You Gotta Believe
By Rabbi Raymond Beyda
Life is a series of frustrating situations. Aggravation is a constant. If
it is not the bungling of an incompetent employee it might be the error
your spouse made in dealing with a simple household task. Sometimes it is
the one you love the most that gets your goat but it just as easily can be
a stranger. Bottom line it is difficult to get through a day without
losing your temper several times.
The Zohar says that when one is angry it is tantamount to idol worship.
Why is a burst of anger judged so seriously? One who trusts and truly
believes that G-d not only created everything but that He also is in
complete control of every last detail of world events will not get angry.
If something doesn't meet one's satisfaction one must accept because it is
the will of our Creator. If something goes wrong it was caused by G-d. If
someone is behaving in a way that upsets he or she is merely a messenger
from the Lord. So if one reacts with temper one is in effect saying” I do
Today when you are about to blow a fuse -- stop. Let your intellect
overpower your emotions. Don't be overcome -- rule. One sage once said, "I
put anger in my pocket. When I find it necessary to use it, I take it out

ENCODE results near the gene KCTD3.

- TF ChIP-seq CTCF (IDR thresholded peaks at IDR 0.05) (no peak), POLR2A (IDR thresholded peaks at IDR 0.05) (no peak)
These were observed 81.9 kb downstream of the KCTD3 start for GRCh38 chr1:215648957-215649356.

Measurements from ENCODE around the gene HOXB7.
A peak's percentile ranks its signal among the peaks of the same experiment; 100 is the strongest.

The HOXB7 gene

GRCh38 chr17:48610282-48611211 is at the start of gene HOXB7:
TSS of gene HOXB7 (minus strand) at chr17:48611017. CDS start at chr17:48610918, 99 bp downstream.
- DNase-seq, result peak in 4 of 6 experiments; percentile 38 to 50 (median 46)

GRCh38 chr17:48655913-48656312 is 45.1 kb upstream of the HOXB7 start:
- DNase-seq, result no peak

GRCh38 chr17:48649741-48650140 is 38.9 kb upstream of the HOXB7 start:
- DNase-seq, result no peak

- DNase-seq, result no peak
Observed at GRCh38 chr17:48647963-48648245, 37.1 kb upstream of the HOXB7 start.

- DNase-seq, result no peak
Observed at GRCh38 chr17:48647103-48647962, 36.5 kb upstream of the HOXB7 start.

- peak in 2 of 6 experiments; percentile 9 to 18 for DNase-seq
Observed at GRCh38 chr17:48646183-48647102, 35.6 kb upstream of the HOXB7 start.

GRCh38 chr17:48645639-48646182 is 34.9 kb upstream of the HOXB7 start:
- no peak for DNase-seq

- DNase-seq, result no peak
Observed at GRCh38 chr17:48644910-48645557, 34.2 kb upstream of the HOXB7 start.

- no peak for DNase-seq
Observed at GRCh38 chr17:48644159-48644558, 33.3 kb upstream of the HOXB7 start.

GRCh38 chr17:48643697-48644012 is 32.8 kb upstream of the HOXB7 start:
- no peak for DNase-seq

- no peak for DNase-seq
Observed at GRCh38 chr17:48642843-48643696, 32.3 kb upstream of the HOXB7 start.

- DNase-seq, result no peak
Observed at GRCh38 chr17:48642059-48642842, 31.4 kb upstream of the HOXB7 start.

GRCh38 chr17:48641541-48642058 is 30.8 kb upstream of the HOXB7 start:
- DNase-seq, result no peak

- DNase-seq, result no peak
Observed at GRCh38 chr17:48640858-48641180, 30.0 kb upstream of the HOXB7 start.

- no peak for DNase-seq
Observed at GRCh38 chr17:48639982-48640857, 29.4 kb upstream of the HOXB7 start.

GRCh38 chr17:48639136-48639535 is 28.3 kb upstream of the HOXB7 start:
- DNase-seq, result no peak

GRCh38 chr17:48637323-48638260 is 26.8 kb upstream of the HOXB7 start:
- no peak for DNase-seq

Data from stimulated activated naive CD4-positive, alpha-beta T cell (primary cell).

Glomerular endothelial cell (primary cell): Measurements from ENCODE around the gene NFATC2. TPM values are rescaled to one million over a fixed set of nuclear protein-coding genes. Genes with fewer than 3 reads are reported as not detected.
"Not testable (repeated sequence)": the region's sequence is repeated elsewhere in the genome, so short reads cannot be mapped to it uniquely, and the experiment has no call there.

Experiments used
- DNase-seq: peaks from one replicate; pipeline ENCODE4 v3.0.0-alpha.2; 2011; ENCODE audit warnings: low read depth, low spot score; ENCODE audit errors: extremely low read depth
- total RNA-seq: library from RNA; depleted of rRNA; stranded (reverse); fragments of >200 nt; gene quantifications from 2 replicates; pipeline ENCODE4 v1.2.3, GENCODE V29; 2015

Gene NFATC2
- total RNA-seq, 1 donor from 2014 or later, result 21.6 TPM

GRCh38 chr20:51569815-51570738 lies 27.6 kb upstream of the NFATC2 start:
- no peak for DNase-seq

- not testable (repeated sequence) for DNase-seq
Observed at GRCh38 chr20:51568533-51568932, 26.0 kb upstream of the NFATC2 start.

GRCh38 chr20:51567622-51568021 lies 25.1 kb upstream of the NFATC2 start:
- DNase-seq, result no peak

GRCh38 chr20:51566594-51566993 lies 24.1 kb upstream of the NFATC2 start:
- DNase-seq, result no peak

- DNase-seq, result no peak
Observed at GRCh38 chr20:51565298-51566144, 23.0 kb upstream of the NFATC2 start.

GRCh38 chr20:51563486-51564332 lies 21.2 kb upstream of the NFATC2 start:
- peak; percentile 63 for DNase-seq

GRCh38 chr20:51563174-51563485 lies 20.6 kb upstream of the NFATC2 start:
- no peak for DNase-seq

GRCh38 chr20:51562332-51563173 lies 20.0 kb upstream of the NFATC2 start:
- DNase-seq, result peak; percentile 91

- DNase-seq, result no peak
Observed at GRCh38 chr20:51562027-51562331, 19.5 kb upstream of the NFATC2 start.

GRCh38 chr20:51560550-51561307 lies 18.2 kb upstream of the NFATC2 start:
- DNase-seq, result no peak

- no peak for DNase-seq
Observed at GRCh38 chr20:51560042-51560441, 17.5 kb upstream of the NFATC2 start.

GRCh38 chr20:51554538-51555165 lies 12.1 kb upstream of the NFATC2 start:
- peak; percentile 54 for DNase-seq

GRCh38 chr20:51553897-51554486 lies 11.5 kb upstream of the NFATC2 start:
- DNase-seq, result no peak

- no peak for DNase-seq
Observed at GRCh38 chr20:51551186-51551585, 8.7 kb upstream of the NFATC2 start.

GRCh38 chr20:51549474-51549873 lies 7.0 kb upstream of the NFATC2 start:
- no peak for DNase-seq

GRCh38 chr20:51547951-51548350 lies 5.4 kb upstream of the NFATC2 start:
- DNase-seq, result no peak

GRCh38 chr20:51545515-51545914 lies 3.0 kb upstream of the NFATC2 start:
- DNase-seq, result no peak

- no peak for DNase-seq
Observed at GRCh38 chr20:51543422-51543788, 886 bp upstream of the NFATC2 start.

again." It only takes a moment to decide if anger is appropriate and
productive in this situation or if it is "idol worship."
DID YOU KNOW THAT
If there is a minyan of 10 at the start of the repetition of the amidah,
and some people leave leaving only a majority of the minyan, the hazan
[sheliah siboor] may continue to say the repetition of the Amidah.
However, the Kohanim should NOT say Bircat Kohanim. If the Kohanim had
already begun to say the Bircat Kohanim and several people from the minyan
left leaving a balance that is a majority of a minyan the Kohanim may
continue the blessings to completion. [Source: Sheerit Yosef, volume 3,
CONSIDER THIS FOR A MINUTE
The Gemara tells of the time that Shemuel The Prophet and David Hamelekh
went to Nayot to plan the construction of the Bet Hamikdash. They did not
know where the correct location was for the holy site and so they began to
analyze verses from the Torah. They were able to conclude that The Holy
Land is the highest of all lands and the Temple should be built on the
highest spot in the highest city -- Yerushalayim. Zebahim 54:
Raymond J Beyda
Text Copyright © 2004 Rabbi Raymond Beyda and Torah.org.